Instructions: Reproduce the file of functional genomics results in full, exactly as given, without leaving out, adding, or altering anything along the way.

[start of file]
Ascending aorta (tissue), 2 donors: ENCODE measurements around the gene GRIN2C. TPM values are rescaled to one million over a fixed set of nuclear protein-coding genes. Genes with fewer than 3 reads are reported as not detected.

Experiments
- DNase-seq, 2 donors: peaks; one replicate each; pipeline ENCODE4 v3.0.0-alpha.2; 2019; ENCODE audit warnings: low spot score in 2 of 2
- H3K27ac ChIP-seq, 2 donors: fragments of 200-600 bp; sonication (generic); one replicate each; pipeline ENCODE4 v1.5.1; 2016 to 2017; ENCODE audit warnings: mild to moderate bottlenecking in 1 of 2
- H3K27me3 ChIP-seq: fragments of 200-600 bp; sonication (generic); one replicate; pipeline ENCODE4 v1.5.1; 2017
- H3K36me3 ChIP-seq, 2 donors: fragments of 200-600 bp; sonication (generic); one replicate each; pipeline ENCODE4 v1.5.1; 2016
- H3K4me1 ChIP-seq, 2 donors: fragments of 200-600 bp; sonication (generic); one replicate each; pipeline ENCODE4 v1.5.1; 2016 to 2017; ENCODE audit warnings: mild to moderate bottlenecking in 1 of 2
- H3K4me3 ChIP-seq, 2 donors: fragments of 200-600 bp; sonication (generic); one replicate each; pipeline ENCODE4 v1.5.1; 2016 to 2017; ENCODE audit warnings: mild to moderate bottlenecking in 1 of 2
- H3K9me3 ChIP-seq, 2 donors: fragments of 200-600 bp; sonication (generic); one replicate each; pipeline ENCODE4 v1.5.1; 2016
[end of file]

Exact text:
Ascending aorta (tissue), 2 donors: ENCODE measurements around the gene GRIN2C. TPM values are rescaled to one million over a fixed set of nuclear protein-coding genes. Genes with fewer than 3 reads are reported as not detected.

Experiments
- DNase-seq, 2 donors: peaks; one replicate each; pipeline ENCODE4 v3.0.0-alpha.2; 2019; ENCODE audit warnings: low spot score in 2 of 2
- H3K27ac ChIP-seq, 2 donors: fragments of 200-600 bp; sonication (generic); one replicate each; pipeline ENCODE4 v1.5.1; 2016 to 2017; ENCODE audit warnings: mild to moderate bottlenecking in 1 of 2
- H3K27me3 ChIP-seq: fragments of 200-600 bp; sonication (generic); one replicate; pipeline ENCODE4 v1.5.1; 2017
- H3K36me3 ChIP-seq, 2 donors: fragments of 200-600 bp; sonication (generic); one replicate each; pipeline ENCODE4 v1.5.1; 2016
- H3K4me1 ChIP-seq, 2 donors: fragments of 200-600 bp; sonication (generic); one replicate each; pipeline ENCODE4 v1.5.1; 2016 to 2017; ENCODE audit warnings: mild to moderate bottlenecking in 1 of 2
- H3K4me3 ChIP-seq, 2 donors: fragments of 200-600 bp; sonication (generic); one replicate each; pipeline ENCODE4 v1.5.1; 2016 to 2017; ENCODE audit warnings: mild to moderate bottlenecking in 1 of 2
- H3K9me3 ChIP-seq, 2 donors: fragments of 200-600 bp; sonication (generic); one replicate each; pipeline ENCODE4 v1.5.1; 2016